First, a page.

Sunday, February 18, 2018

retro and standardisation

from a discussion (circa 2012) with someone about the connection between retro and standardisation
  • Baring in mind the fundamental characteristic of popular music: standardisation, what’s your opinion on the current state of popular music?
I’m not sure I totally agree that the fundamental characteristic of pop music is standardization, that is something that it’s been accused of certainly by often Marxist thinkers like Theodor Adorno, as well as conservative critics who just think it is all mindless, repetitive garbage degrading the minds of the youth!  

There have been phases in the history of pop when there’s a flood of new voices, quirky artists, strange sounds and a great premium on novelty and eccentricity. If you think of the Sixties, with psychedelia, or the postpunk late Seventies and early Eighties when you had all kinds of oddballs and freaks – Ian Dury, Adam Ant, Kevin Rowland from Dexy’s Midnight Runners. 

But it’s true that there are long phases, and great swathes of pop, that are quite homogenous and assembly-line in their construction, when the music industry seems to be in control. Although equally it can be done by independent labels: think of Motown in the Sixties, or Stock Aitken Waterman in the 80s and 90s.

Certainly a lot of recent R&B and club dance pop is quite interchangeable. We seem to going through a phase when there aren’t many novelty singles or wacky characters in pop, it’s all machine-built beats and almost an identical palette of textures and sounds, based on the kind of equipment that’s being used. And something like AutoTune is a form of vocal standardization, so that even singers who have quite distinct voices, like Britney Spears, whose main virtue is her great husky voice, she has been fed through AutoTune and now just sounds like any other fembot pop star.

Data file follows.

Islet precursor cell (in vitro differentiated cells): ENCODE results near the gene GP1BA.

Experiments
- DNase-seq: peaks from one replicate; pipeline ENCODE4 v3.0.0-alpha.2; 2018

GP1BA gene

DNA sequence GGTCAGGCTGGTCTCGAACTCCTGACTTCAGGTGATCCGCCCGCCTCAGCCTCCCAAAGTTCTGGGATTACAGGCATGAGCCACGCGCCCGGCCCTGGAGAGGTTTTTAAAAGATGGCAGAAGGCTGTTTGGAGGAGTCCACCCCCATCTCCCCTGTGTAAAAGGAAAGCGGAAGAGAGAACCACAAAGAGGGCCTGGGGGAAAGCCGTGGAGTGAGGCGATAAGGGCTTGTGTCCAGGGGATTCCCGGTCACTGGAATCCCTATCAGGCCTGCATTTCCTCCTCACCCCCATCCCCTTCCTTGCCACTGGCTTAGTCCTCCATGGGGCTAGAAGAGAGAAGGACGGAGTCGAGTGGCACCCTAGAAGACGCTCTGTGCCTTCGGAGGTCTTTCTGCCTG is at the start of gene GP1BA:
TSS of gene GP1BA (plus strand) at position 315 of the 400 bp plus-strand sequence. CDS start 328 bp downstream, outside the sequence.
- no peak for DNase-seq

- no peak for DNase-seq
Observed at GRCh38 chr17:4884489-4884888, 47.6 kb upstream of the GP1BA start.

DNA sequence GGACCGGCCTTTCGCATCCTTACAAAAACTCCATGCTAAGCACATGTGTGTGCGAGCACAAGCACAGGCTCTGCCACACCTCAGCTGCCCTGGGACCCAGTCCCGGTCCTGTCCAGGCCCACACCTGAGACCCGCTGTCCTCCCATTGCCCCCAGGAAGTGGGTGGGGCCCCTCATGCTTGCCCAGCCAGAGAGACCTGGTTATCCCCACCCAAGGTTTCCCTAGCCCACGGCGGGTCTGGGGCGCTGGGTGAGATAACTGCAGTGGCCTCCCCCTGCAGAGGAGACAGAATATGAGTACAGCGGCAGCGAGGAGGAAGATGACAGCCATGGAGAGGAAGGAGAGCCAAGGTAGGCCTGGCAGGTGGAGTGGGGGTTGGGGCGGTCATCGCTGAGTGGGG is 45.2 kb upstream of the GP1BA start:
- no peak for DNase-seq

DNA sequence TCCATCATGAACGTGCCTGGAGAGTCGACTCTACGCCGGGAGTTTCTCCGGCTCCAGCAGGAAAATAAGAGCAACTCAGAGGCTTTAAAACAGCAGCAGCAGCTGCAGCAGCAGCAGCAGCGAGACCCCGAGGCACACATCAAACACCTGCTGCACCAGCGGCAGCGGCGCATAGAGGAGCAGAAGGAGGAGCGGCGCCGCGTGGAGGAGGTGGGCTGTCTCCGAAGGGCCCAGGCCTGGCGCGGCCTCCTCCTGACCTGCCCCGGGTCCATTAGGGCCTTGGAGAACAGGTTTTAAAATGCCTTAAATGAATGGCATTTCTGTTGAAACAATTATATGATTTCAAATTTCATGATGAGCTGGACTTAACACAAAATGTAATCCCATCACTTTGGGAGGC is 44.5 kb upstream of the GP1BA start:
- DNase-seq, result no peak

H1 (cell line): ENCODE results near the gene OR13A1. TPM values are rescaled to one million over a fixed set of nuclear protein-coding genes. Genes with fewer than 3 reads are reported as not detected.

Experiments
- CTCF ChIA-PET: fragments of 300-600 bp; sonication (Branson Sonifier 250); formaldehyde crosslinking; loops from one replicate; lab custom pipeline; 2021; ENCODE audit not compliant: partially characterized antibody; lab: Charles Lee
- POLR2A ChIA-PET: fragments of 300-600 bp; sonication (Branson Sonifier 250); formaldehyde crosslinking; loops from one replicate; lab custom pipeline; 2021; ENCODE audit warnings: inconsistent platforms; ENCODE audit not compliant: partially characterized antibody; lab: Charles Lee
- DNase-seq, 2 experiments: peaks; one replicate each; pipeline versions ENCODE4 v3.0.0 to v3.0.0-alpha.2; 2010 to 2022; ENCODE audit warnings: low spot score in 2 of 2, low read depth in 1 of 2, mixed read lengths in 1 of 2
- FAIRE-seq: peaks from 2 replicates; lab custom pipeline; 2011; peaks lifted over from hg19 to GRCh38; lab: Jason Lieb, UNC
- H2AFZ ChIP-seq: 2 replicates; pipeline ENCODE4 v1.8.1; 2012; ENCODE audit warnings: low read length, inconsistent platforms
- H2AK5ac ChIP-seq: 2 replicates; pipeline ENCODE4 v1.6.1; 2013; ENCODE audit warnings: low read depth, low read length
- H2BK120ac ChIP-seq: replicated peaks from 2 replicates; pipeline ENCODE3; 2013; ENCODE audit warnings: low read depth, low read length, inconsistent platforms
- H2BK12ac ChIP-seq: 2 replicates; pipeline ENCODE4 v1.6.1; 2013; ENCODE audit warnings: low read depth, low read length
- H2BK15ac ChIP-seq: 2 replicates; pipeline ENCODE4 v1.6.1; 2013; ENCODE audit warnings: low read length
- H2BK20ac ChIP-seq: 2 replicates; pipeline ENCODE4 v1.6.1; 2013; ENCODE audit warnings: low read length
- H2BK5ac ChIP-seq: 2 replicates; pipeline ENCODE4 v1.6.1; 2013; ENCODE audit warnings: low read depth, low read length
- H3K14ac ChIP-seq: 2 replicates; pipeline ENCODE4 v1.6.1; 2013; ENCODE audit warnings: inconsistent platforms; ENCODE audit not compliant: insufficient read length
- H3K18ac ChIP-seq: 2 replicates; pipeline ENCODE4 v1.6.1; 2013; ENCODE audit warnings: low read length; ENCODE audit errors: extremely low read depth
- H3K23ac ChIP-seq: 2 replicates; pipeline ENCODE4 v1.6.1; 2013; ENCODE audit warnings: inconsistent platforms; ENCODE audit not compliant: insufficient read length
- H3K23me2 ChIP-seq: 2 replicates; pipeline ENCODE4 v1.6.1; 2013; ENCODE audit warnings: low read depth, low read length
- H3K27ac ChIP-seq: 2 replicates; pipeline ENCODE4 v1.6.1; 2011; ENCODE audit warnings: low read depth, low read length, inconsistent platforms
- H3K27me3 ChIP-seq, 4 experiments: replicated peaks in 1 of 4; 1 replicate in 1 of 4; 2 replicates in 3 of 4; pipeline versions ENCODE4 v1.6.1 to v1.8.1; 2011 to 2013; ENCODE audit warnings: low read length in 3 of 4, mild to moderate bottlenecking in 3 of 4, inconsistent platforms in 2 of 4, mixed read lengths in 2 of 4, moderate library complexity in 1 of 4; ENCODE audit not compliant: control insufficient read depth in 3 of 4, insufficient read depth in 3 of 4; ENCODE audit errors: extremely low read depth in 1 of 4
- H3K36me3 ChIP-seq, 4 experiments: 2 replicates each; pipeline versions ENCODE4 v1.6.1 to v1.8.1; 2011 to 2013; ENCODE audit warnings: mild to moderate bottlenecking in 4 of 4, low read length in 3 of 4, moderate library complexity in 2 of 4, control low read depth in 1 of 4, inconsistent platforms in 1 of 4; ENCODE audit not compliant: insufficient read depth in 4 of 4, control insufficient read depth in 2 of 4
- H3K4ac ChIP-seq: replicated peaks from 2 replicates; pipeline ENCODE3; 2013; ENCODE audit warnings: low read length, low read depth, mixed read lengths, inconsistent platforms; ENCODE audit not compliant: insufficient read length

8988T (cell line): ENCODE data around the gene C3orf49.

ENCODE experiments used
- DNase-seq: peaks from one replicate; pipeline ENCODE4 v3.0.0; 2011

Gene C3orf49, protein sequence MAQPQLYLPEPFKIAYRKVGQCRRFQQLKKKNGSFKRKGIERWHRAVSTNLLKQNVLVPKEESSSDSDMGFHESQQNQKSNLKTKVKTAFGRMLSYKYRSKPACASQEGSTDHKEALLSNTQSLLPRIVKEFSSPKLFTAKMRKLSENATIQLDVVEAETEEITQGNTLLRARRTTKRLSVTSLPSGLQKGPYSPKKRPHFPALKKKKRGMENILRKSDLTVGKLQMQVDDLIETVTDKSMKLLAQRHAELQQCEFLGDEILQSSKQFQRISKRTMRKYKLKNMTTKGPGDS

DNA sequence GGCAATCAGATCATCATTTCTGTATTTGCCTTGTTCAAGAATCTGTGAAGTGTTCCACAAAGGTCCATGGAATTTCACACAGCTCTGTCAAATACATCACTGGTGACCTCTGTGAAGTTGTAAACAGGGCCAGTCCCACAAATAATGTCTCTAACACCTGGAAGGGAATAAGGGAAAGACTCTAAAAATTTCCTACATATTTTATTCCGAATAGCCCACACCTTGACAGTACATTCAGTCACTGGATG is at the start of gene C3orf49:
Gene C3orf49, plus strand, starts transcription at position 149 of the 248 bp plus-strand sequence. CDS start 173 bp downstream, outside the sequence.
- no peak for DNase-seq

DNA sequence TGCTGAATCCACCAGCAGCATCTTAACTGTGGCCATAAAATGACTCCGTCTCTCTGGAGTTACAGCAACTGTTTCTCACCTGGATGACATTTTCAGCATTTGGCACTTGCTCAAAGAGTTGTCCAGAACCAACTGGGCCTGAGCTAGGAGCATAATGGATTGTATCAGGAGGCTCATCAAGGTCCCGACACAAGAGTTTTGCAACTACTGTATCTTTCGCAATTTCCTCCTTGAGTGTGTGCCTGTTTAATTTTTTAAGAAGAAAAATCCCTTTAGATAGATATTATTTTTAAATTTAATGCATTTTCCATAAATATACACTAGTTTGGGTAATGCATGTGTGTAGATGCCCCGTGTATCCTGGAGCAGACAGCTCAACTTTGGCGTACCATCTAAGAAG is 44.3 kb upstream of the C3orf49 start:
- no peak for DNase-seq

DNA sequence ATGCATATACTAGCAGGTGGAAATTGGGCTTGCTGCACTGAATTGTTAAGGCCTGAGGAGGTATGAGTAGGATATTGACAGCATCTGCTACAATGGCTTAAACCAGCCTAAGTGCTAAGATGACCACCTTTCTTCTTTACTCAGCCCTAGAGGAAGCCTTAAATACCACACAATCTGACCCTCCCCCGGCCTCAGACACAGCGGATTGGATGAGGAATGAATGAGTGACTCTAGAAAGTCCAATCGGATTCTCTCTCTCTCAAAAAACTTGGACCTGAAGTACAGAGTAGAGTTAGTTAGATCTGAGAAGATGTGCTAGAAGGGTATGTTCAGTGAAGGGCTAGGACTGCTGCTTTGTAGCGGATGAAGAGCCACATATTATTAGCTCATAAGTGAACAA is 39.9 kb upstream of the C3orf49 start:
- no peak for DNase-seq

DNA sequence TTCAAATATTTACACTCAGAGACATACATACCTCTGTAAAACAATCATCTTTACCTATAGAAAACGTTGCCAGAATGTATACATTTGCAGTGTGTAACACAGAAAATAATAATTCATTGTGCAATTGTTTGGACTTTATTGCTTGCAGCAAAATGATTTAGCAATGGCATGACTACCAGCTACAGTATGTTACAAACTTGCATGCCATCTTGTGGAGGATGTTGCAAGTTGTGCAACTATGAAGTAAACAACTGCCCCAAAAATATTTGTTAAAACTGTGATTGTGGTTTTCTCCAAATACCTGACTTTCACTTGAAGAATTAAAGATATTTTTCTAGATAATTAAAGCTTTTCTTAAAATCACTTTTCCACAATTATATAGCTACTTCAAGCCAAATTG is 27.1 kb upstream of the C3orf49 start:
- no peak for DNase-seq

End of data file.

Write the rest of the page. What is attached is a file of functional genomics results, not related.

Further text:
That said, I think part of the strength of pop music can be it’s same-ness, when a hot sound is dominant, you kind of want endless iterations of the same sound. Especially in black music and in dance scenes, the sameyness isn’t a bad thing particularly – in Jamaica, or in house music, or R&B at particular pointa, a certain rhythm is running things so all the producers copy it. That happened with Timbaland in the late 90s, everybody copied his innovations.

Pop does seem to be going through a particularly characterless period-- in a literal sense: there are no equivalents in the charts, as far as I can see, to figures like Ian Dury, or Madness or Morrissey or Jarvis Cocker or Mike Skinner... That was one of the great things about UK pop, that you could have these eccentric figures, who didn’t necessarily have good voices in the conventional, Pop Idol sense, but who had character, and something to say. Now, under the influence of Cowell-ism and also the rise of this international club oriented sound that everyone from Taio Cruz to Flo Rida and Pitbull has,  you have a lot of music that seems very impersonal, lyrically inane, and that also lacks any kind of national characteristics. It’s music designed to sell on the global market.

  • Music today works on seizing a moment by sticking to a formula. With this in mind, what sort of future do you think pop music has?
I enjoy a lot of the club oriented radio pop, I live in Los Angeles it’s a good adrenalin buzz to hear in the car as you’re whizzing around town and some of the sounds are quite exciting, in so far as they are basically banging techno and house of the sort that I would go hear at raves in the 90s but now they are right in the heart of the American mainstream.